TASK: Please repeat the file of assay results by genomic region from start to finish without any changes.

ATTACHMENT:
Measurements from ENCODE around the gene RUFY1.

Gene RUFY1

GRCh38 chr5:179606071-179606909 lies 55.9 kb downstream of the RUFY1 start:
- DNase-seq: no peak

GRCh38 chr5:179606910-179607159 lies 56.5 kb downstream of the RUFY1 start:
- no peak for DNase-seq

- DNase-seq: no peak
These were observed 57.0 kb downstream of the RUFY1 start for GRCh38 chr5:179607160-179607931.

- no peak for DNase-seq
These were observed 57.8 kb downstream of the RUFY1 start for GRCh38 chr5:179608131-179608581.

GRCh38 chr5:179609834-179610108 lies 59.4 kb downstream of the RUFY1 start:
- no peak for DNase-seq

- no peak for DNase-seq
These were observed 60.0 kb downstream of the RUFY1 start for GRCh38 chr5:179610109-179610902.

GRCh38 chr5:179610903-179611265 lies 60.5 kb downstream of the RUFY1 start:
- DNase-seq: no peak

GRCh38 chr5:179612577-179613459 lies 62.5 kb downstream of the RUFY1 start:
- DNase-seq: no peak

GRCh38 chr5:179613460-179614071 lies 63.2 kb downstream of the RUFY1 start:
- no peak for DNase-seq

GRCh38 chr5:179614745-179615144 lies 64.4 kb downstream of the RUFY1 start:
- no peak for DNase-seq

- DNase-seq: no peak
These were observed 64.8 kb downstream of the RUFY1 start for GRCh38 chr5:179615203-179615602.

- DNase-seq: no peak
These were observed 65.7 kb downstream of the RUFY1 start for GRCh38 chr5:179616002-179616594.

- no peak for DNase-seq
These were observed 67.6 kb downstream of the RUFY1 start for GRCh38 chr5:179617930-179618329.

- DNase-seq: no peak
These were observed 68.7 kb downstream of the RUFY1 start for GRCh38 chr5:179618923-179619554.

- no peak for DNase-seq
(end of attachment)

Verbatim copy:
Measurements from ENCODE around the gene RUFY1.

Gene RUFY1

GRCh38 chr5:179606071-179606909 lies 55.9 kb downstream of the RUFY1 start:
- DNase-seq: no peak

GRCh38 chr5:179606910-179607159 lies 56.5 kb downstream of the RUFY1 start:
- no peak for DNase-seq

- DNase-seq: no peak
These were observed 57.0 kb downstream of the RUFY1 start for GRCh38 chr5:179607160-179607931.

- no peak for DNase-seq
These were observed 57.8 kb downstream of the RUFY1 start for GRCh38 chr5:179608131-179608581.

GRCh38 chr5:179609834-179610108 lies 59.4 kb downstream of the RUFY1 start:
- no peak for DNase-seq

- no peak for DNase-seq
These were observed 60.0 kb downstream of the RUFY1 start for GRCh38 chr5:179610109-179610902.

GRCh38 chr5:179610903-179611265 lies 60.5 kb downstream of the RUFY1 start:
- DNase-seq: no peak

GRCh38 chr5:179612577-179613459 lies 62.5 kb downstream of the RUFY1 start:
- DNase-seq: no peak

GRCh38 chr5:179613460-179614071 lies 63.2 kb downstream of the RUFY1 start:
- no peak for DNase-seq

GRCh38 chr5:179614745-179615144 lies 64.4 kb downstream of the RUFY1 start:
- no peak for DNase-seq

- DNase-seq: no peak
These were observed 64.8 kb downstream of the RUFY1 start for GRCh38 chr5:179615203-179615602.

- DNase-seq: no peak
These were observed 65.7 kb downstream of the RUFY1 start for GRCh38 chr5:179616002-179616594.

- no peak for DNase-seq
These were observed 67.6 kb downstream of the RUFY1 start for GRCh38 chr5:179617930-179618329.

- DNase-seq: no peak
These were observed 68.7 kb downstream of the RUFY1 start for GRCh38 chr5:179618923-179619554.

- no peak for DNase-seq